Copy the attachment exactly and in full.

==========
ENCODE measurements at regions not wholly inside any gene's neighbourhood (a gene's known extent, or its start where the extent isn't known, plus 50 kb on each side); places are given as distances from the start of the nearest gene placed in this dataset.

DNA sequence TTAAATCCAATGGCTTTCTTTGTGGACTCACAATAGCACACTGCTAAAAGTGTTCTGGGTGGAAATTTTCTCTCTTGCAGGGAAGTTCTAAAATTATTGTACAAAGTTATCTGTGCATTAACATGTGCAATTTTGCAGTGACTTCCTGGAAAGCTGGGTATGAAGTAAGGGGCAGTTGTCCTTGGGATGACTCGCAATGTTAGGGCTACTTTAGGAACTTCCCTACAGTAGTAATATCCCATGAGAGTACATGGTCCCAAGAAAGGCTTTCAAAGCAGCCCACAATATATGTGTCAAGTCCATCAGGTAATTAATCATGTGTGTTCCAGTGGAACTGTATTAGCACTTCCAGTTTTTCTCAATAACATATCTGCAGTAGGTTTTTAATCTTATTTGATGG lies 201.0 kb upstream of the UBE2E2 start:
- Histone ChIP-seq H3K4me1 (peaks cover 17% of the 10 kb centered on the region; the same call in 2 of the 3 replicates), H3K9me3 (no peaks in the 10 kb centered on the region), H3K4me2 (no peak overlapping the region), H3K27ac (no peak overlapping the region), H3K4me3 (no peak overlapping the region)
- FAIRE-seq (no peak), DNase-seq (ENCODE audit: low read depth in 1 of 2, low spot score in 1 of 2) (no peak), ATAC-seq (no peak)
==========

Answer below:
ENCODE measurements at regions not wholly inside any gene's neighbourhood (a gene's known extent, or its start where the extent isn't known, plus 50 kb on each side); places are given as distances from the start of the nearest gene placed in this dataset.

DNA sequence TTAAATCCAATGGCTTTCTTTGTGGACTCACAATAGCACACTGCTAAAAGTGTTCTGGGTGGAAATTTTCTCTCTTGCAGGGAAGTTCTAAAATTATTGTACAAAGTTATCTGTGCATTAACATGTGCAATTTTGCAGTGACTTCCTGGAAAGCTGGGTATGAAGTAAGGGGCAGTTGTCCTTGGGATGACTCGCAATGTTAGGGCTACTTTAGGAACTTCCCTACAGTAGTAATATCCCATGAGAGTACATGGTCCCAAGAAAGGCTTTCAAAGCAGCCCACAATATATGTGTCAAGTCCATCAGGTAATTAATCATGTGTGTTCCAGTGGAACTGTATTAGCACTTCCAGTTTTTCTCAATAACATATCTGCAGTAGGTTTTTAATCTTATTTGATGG lies 201.0 kb upstream of the UBE2E2 start:
- Histone ChIP-seq H3K4me1 (peaks cover 17% of the 10 kb centered on the region; the same call in 2 of the 3 replicates), H3K9me3 (no peaks in the 10 kb centered on the region), H3K4me2 (no peak overlapping the region), H3K27ac (no peak overlapping the region), H3K4me3 (no peak overlapping the region)
- FAIRE-seq (no peak), DNase-seq (ENCODE audit: low read depth in 1 of 2, low spot score in 1 of 2) (no peak), ATAC-seq (no peak)